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- outcome assessment, health care
- delivery of health care
- ventricular fibrillation
- education, medical
- health services
Sudden cardiac death is one of the main causes of mortality in patients with known or occult cardiac disease and is potentially preventable by early resuscitation. Automated external defibrillators (AEDs) have evolved as ‘game changers’ in the treatment of haemodynamically unstable ventricular arrhythmias as they can be used by virtually untrained members of the public. The usage of AEDs, however, can be improved as they are only employed in <20% of resuscitations.1 Underuse of AEDs is a multifaceted problem with the number of available devices in a given distance to a person with out-of-hospital cardiac arrest (OHCA).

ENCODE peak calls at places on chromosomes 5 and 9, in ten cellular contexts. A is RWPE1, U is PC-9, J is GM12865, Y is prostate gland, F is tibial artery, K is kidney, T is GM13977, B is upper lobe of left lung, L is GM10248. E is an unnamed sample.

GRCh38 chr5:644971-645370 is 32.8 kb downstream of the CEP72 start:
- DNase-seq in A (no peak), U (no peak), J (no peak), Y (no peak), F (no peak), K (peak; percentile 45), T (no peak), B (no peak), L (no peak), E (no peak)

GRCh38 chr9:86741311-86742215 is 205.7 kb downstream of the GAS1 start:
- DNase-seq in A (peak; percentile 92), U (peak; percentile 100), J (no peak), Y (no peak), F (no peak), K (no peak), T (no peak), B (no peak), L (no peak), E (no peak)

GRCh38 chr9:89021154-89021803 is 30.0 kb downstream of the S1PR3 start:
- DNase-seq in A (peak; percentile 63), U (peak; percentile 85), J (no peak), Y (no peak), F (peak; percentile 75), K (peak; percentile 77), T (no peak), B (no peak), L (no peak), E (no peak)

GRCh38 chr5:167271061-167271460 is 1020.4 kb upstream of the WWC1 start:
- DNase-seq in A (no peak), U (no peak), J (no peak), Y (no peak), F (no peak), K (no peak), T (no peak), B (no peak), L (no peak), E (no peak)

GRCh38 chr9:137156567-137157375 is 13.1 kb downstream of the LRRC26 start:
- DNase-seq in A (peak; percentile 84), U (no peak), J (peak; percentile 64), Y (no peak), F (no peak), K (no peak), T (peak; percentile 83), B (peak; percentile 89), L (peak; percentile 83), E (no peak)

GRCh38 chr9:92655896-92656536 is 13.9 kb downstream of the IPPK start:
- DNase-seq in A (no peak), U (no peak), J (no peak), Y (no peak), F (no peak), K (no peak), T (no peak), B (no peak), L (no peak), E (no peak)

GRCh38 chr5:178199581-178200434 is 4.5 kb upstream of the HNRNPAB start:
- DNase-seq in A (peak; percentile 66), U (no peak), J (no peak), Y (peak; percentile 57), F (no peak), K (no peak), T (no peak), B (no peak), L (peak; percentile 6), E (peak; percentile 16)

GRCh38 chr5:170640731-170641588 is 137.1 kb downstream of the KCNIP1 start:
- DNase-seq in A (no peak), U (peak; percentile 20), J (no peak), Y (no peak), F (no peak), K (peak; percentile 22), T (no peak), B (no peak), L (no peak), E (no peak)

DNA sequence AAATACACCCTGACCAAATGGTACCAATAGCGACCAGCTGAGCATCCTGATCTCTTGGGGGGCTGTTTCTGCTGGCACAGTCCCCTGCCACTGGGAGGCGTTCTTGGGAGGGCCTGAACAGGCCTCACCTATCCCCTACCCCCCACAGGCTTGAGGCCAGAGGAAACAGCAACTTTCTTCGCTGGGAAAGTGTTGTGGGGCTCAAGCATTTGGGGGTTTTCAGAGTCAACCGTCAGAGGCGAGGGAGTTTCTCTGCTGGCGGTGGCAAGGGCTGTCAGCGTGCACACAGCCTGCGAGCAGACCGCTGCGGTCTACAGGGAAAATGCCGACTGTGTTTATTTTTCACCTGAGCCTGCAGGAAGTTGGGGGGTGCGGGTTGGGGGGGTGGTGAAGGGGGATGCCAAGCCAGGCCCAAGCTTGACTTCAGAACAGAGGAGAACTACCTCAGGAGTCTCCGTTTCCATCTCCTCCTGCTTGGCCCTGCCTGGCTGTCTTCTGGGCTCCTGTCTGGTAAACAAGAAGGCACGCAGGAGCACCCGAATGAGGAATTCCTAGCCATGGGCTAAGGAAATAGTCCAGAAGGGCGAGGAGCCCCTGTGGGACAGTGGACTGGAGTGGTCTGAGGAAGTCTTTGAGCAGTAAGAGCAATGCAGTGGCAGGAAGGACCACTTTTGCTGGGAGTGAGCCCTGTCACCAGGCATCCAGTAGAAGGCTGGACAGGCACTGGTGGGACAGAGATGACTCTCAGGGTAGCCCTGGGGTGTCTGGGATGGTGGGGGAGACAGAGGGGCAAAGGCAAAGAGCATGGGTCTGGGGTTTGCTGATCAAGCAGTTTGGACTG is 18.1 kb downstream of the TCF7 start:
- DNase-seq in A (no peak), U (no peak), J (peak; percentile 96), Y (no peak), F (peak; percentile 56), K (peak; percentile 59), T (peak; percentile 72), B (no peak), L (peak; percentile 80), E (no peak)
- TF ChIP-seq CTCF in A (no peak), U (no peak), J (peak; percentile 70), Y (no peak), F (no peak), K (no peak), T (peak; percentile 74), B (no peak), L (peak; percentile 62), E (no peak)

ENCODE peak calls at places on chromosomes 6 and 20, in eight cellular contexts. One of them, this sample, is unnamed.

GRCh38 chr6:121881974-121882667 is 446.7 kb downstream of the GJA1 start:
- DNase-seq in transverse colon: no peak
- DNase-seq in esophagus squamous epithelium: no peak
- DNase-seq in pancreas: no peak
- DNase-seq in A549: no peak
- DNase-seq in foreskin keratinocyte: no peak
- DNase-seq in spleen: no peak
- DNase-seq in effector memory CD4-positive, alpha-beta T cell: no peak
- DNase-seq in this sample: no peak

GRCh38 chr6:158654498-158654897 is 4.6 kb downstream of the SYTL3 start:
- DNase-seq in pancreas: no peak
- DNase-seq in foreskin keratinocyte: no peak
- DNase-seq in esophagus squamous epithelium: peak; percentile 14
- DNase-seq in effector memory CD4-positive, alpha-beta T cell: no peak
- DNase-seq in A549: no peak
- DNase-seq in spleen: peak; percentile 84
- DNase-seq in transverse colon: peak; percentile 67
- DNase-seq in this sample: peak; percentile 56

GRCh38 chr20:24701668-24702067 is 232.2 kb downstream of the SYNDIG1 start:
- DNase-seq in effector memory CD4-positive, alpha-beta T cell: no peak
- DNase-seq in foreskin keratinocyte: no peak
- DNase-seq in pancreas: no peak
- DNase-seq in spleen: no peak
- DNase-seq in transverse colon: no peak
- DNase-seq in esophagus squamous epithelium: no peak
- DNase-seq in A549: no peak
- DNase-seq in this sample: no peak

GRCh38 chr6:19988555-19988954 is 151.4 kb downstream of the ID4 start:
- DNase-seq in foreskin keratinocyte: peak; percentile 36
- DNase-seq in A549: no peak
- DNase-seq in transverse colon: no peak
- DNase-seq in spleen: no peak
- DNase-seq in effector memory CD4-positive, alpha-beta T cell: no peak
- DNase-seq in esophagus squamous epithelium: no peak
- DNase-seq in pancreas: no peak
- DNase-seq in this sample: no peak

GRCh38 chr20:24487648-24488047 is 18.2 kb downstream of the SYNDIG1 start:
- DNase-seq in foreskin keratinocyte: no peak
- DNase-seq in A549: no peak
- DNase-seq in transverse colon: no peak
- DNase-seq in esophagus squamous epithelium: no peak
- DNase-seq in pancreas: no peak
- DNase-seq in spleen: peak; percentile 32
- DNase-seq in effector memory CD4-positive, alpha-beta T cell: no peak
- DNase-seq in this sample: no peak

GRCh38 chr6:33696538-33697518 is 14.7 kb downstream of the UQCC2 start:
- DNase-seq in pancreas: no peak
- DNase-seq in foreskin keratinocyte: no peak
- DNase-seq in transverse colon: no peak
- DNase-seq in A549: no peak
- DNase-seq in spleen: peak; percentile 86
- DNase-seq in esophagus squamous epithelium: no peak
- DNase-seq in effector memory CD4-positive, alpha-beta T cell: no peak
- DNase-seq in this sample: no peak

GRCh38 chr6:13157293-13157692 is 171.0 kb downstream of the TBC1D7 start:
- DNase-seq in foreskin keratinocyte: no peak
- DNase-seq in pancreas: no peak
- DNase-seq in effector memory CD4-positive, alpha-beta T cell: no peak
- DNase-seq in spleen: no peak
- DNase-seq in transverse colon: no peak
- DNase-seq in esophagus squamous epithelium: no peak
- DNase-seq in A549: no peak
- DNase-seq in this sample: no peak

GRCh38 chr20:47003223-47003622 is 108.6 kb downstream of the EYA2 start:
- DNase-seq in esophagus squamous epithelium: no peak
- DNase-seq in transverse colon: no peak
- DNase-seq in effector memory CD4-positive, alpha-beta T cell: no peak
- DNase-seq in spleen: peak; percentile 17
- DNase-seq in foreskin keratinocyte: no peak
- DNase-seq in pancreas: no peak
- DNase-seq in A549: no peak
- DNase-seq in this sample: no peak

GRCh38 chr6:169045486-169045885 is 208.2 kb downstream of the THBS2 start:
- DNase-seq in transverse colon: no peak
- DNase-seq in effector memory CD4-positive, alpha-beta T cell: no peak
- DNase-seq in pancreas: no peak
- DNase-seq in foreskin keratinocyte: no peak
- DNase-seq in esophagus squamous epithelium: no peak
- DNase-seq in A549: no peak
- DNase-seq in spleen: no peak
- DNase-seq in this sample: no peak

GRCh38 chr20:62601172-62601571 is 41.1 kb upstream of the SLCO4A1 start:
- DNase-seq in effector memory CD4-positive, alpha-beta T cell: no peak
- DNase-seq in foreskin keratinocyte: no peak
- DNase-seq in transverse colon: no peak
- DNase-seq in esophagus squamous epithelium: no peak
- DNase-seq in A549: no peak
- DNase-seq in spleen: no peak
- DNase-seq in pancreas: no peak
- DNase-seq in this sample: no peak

Burgoine et al describe the density of AEDs in Great Britain and correlate it with socioeconomic deprivation.2 They demonstrate differences in distances to the nearest 24/7-accessible AED between the most and least deprived communities. In addition, they also showed that there are differences between England, Scotland and Wales. Average distance to an off-hour available AED was 991 m in England, 994 m in Scotland but only 570 m in Wales. Furthermore, in Wales, AEDs were not further away in the most-deprived communities, whereas in England and Scotland distance to a 24/7-available AED was respectively 99 m and 317 m further than in the least-deprived communities. The difference can be at least in part be explained by the differences in off-hour availability of AEDs. In Great Britain, 57% of AEDs are in a restricted location, 54% …
Contributors I am the sole author of the editorial.
Funding The authors have not declared a specific grant for this research from any funding agency in the public, commercial or not-for-profit sectors.
Competing interests None declared.
Provenance and peer review Commissioned; internally peer reviewed.